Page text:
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Cover Story

April 3, 2006
Volume 84, Number 14
p. 60

From Pittcon

Building Bridges

Coalition advocates for nontraditional grant review mechanism to foster deep innovation

Celia Arnaud

A coalition of physical scientists seeks to ensure that funding for physical science research that benefits the life sciences will not suffer because of the long period between the research and its application.

Research in the physical sciences often benefits the life sciences through new physical methods or theoretical modeling, for example. Biology has enjoyed a number of "windfalls" from the physical sciences, said Ken A. Dill, a biophysicist at the University of California, San Francisco, last month during a symposium at Pittcon in Orlando, Fla. "Physical science has often provided huge payoffs for biology," Dill said, but the time lag between the physical discovery and the payoff can sometimes be decades, as it was with one of the windfalls, X-ray crystallography. And because their biological relevance is often unforeseeable, such technologies could be orphaned by the funding gap between the life and physical sciences.

Photo By Susan Morrissey Photo By Celia Arnaud

Ellis

Dill

Concern about this funding gap prompted Dill and other scientists in the Biophysical Society to start the Coalition for Bridging the Sciences, which now includes 16 professional societies including the American Chemical Society and the two societies that sponsor Pittcon: the Spectroscopy Society of Pittsburgh and the Society for Analytical Chemists of Pittsburgh. The goals of the coalition are to generate new support for research at the interface of the physical and life sciences and to encourage "deep innovation," Dill said. The coalition organized the symposium at Pittcon.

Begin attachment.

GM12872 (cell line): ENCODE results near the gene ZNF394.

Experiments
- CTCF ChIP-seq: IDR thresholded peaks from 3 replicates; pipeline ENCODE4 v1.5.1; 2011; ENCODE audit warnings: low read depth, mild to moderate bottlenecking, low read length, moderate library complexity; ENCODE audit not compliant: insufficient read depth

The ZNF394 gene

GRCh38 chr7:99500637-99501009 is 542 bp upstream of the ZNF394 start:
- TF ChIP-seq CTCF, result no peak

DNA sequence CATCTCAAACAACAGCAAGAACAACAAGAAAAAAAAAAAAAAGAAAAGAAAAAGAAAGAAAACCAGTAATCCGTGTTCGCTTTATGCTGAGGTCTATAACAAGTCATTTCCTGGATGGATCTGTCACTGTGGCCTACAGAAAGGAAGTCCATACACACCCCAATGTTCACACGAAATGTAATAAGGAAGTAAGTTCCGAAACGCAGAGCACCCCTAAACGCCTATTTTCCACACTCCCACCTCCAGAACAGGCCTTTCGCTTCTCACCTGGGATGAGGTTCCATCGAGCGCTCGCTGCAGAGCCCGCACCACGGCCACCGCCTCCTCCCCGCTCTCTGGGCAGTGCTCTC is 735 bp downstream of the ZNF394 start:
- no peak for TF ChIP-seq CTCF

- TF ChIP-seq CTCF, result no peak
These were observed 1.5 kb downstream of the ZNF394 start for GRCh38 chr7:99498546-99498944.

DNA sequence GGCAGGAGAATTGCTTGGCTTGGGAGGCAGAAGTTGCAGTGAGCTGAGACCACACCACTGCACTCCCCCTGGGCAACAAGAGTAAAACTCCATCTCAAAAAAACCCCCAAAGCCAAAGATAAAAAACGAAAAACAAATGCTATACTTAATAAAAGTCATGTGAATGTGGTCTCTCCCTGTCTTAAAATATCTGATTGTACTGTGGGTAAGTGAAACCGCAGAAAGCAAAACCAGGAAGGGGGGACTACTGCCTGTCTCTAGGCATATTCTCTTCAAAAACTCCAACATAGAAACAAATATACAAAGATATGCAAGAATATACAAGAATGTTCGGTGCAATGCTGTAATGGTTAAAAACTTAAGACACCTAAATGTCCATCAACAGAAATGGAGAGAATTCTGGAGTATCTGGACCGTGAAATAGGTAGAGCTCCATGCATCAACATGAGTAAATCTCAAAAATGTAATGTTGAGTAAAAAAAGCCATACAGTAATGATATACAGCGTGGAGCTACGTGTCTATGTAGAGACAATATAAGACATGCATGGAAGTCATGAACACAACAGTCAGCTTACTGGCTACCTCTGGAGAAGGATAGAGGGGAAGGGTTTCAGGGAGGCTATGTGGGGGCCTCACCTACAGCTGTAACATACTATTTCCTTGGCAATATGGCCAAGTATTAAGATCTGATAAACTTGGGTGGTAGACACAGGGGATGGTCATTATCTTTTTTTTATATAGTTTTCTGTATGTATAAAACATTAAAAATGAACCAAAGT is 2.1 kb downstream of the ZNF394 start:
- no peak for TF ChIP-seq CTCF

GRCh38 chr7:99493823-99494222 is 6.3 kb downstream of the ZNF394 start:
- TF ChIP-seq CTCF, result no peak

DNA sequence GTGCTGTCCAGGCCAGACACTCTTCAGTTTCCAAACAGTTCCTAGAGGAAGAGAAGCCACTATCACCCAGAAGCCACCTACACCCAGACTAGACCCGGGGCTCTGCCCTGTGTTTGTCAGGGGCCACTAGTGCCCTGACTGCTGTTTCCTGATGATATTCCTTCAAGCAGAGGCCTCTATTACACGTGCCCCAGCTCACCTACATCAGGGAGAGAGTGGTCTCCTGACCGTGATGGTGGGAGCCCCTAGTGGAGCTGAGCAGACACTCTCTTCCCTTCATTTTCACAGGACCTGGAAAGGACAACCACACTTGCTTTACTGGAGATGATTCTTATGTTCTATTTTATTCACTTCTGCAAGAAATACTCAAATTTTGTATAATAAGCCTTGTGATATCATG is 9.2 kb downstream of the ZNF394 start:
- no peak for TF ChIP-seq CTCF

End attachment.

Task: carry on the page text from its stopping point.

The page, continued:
"The issue is risk," Dill said, and whether the research that is funded is low risk and incremental or high risk with potentially big payoffs. Is the government funding the "next little thing" or the "next big thing"?

The scientific community as a whole must address its risk aversion, said Michael S. Lubell, a physics professor at the City College of New York and director of public affairs at the American Physical Society. "Universities are some of the worst culprits. There is little incentive for young people to take risks," he said. "The reward structure encourages incremental advances."

Yet Belinda Seto, the deputy director of the National Institute of Biomedical Imaging & Bioengineering (NIBIB) at the National Institutes of Health, and Arthur B. Ellis, director of the Chemistry Division at the National Science Foundation, both said program officers in their agencies are always looking for opportunities to fund high-risk proposals.

At NSF, the Small Grants for Exploratory Research program, or SGER (pronounced "sugar"), is underutilized, Ellis said. Reflecting their high-risk nature and time sensitivity, SGER proposals are reviewed internally and must first be discussed with program officers before submission, Ellis explained. Such tools allow program officers to be entrepreneurial in their approach to funding.